Lawrence's Women in Love and Plato's Symposium

Beauty's unmatched pedagogical effects, when the transfer of desiresucceeds, show why Plato talks about its goodness and goodconsequences, sometimes even its identity with “the good”(Laws 841c; Philebus 66a–b; Republic401c; Symposium 201c, 205e; but the relationship betweenbeautiful and good, especially in Symposium, iscontroversial: White 1989). These desirable effects also explain whyPlato speaks grudgingly of beauty in art and poetry. For him thequestion is not whether poems are beautiful (even perceived asbeautiful), and subsequently whether or not they belong in a theory ofthat prized aesthetic property. Another question matters more thaneither poetry or beauty does: What leads a mind toward knowledge andthe Forms? Things of beauty do so excellently well. Poems mostlydon't. When poems (or paintings) set the mind running alongunphilosophical tracks away from what is abstract and intelligible,the attractions they possess will be seen as meretricious. Thecorrupting cognitive effect exercised by poems demonstrates theirinability to function as Plato knows the beautiful object tofunction.

Lawrence's Women in Love and Plato's Symposium D.H.

This paper assesses love in Euripides Hippolytus and Plato’s Symposium.

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So the Phaedrus (250d–256b) and Symposiumignore people's experiences of other properties when they describe thefirst movement into philosophizing. Beautiful things remind souls oftheir mystery as no other visible objects do, and in his optimisticmoments Plato welcomes people's attention to them.

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Authors before Plato used mimêsis more vaguely than hedid, neither specially applying the word to a poetic process nornecessarily implying its fraudulence —with one importantexception. The comedies of Aristophanes, obsessed with Euripides andindeed with tragedy in general (Birds 787, 1444;Clouds 1091; Plutus 423–4), introduce commentsabout tragic stagecraft that say mimeisthai andmimêsis in consistently pejorative ways.

Aristophanes' Theory of love: from Plato's Symposium The love as discussed by the characters in the Symposium is homosexual love.

an argumentative essay about Plato’s Symposium …

The Symposium contains Plato's other major analysis ofbeauty. The three features of beauty in the Hippias Majorapply here as well. In the Symposium Socrates claims to bequoting his teacher Diotima on the subject of love, and in the lessonattributed to her she calls beauty the object of every love'syearning. She spells out the soul's progress toward ever-purer beauty,from one body to all, then through all beautiful souls, laws, andkinds of knowledge, to arrive at beauty itself (210a–211d).

Free Plato Symposium Essays and Papers

To look at this question we will take two small pieces of culture, a philosophical treatise, Plato's Symposium and the lyric poetry of Theognis and Anacreon....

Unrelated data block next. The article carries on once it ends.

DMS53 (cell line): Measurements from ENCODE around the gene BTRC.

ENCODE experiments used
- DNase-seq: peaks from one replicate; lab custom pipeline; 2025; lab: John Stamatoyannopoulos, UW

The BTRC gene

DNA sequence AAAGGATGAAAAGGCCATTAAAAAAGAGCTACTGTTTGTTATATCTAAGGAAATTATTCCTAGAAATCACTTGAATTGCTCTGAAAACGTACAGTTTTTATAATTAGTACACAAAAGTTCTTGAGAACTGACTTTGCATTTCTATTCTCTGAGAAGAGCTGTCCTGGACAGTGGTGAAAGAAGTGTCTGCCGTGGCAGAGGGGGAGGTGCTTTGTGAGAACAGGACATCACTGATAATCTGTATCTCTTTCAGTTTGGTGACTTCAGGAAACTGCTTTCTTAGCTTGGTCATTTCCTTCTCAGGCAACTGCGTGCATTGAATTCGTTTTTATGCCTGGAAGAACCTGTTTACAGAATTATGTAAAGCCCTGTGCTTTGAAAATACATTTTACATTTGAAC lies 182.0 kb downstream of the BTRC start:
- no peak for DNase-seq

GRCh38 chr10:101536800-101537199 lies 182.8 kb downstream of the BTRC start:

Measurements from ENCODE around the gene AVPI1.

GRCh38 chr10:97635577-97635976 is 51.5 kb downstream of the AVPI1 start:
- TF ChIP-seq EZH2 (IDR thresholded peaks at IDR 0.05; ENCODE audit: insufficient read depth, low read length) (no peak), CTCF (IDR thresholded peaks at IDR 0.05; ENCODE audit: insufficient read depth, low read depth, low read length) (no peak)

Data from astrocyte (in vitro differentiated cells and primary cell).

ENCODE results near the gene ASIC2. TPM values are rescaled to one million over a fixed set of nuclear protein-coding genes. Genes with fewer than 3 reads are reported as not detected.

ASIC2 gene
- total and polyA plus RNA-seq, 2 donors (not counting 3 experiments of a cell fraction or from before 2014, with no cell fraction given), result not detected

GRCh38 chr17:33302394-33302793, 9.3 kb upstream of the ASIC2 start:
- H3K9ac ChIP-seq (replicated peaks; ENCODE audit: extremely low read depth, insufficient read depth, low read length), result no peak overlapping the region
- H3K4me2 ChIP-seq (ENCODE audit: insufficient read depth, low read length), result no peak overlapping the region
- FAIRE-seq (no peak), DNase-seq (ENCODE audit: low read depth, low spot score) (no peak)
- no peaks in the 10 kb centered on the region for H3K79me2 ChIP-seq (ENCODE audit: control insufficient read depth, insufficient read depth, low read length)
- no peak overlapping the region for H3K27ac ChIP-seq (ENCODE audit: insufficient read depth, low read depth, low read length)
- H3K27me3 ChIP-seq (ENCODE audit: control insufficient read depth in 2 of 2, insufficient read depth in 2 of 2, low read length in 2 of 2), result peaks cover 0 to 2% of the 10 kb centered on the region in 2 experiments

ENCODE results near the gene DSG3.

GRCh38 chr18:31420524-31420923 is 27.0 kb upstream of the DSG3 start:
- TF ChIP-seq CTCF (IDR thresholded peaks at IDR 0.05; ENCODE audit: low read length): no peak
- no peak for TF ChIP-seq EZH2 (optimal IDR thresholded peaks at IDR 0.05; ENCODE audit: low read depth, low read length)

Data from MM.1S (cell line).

Plato’s The Symposium Essay Example for Free

In general, a Form F differs from an individual Fthing in that F may be predicated univocally of the Form: TheForm F is F. An individual F thingboth is and is not F; in this sense the same propertyF can only be predicated equivocally of the individual (e.g.Republic 479a–c). Plato's analysis of equivocallyF individuals (Cratylus 439d–e,Symposium 211a) recalls observations that everyone makesabout beautiful objects. They fade with time; require an offsettingugly detail; elicit disagreements among observers; lose their beautyoutside their context (adult shoes on children's feet). Here beautydoes better than most other properties at meeting the criteria forForms and non-Forms. Odd numbers may fail to be odd in somehard-to-explain way, but the ways in which beautiful things fall shortof their perfection are obvious even to unphilosophical admirers.

Plato Symposium: Origin, Purpose and Nature of Law Essay

The fundamental datum in understanding Platonic beauty as part of whatwe would call Plato's aesthetics, or philosophy of art, is that Platosees no opposition between the pleasures that beauty brings and thegoals of philosophy. Plato mentions no other Form in theSymposium; beauty is Form enough. Philosophers meet thisbeauty in an experience in which they consummate their deepest lovewhile also attaining the loftiest knowledge.

Symposium, by Plato - Essay Example

One can articulate the same worry even remaining with theRepublic's terms. Shadows and reflections belong in thecategory of near-ignorance. Imitation works an effect worse thanignorance, not merely teaching nothing but engendering a pervertedpreference for ignorance over knowledge. Plato often observes that theignorant prefer to remain as they are (Symposium 204a), butthis turn toward ignorance is different. Why would anyone choose toknow less? The theoretical question is also a practical one. Ifmimêsis poisons the soul, why do so many people swallowit? Plato's attack on poetry saddles him with an aesthetic problem ofevil.